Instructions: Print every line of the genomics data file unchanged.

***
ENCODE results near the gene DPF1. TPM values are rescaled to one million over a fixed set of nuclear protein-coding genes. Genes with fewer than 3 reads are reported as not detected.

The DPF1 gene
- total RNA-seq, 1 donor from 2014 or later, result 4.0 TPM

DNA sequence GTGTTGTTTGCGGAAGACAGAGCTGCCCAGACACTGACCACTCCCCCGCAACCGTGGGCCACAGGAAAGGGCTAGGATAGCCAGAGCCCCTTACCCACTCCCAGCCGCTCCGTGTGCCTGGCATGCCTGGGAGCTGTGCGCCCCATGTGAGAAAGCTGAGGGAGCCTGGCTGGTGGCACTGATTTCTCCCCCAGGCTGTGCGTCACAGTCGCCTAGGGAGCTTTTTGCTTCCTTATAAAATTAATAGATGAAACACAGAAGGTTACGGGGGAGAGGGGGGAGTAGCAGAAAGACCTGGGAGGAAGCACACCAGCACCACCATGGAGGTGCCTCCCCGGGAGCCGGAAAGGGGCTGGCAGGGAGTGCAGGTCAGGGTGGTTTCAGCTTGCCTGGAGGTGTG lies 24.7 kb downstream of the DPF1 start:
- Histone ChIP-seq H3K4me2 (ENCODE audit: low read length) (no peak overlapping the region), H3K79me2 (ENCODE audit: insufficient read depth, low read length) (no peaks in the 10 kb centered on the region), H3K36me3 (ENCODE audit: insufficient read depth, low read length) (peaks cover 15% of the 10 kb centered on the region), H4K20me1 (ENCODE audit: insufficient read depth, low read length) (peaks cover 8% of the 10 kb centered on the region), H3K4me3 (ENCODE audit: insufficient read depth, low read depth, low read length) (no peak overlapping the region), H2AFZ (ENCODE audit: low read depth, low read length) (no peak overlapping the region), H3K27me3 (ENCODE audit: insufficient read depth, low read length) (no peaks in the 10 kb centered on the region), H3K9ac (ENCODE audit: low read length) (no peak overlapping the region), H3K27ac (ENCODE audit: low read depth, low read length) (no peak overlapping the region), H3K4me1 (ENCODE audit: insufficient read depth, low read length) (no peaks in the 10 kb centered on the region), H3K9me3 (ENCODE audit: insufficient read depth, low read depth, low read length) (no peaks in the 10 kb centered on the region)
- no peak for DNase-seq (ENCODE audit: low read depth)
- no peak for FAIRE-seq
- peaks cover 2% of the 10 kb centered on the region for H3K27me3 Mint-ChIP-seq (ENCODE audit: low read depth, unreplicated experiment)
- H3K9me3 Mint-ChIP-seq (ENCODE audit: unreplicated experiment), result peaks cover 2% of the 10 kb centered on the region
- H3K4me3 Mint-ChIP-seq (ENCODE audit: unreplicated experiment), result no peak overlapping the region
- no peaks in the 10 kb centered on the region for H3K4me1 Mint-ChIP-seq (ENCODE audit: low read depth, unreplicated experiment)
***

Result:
ENCODE results near the gene DPF1. TPM values are rescaled to one million over a fixed set of nuclear protein-coding genes. Genes with fewer than 3 reads are reported as not detected.

The DPF1 gene
- total RNA-seq, 1 donor from 2014 or later, result 4.0 TPM

DNA sequence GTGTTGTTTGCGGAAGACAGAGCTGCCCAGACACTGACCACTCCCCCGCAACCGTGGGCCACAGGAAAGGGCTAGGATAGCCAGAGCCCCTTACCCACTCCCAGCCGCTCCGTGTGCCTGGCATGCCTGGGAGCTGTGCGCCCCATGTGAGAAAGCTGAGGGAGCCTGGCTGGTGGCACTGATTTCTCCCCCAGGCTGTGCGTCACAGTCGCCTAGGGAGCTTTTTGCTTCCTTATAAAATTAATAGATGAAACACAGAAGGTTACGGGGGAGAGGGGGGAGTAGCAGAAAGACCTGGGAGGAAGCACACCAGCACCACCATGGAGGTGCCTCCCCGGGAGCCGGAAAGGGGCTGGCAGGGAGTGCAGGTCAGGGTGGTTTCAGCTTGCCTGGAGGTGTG lies 24.7 kb downstream of the DPF1 start:
- Histone ChIP-seq H3K4me2 (ENCODE audit: low read length) (no peak overlapping the region), H3K79me2 (ENCODE audit: insufficient read depth, low read length) (no peaks in the 10 kb centered on the region), H3K36me3 (ENCODE audit: insufficient read depth, low read length) (peaks cover 15% of the 10 kb centered on the region), H4K20me1 (ENCODE audit: insufficient read depth, low read length) (peaks cover 8% of the 10 kb centered on the region), H3K4me3 (ENCODE audit: insufficient read depth, low read depth, low read length) (no peak overlapping the region), H2AFZ (ENCODE audit: low read depth, low read length) (no peak overlapping the region), H3K27me3 (ENCODE audit: insufficient read depth, low read length) (no peaks in the 10 kb centered on the region), H3K9ac (ENCODE audit: low read length) (no peak overlapping the region), H3K27ac (ENCODE audit: low read depth, low read length) (no peak overlapping the region), H3K4me1 (ENCODE audit: insufficient read depth, low read length) (no peaks in the 10 kb centered on the region), H3K9me3 (ENCODE audit: insufficient read depth, low read depth, low read length) (no peaks in the 10 kb centered on the region)
- no peak for DNase-seq (ENCODE audit: low read depth)
- no peak for FAIRE-seq
- peaks cover 2% of the 10 kb centered on the region for H3K27me3 Mint-ChIP-seq (ENCODE audit: low read depth, unreplicated experiment)
- H3K9me3 Mint-ChIP-seq (ENCODE audit: unreplicated experiment), result peaks cover 2% of the 10 kb centered on the region
- H3K4me3 Mint-ChIP-seq (ENCODE audit: unreplicated experiment), result no peak overlapping the region
- no peaks in the 10 kb centered on the region for H3K4me1 Mint-ChIP-seq (ENCODE audit: low read depth, unreplicated experiment)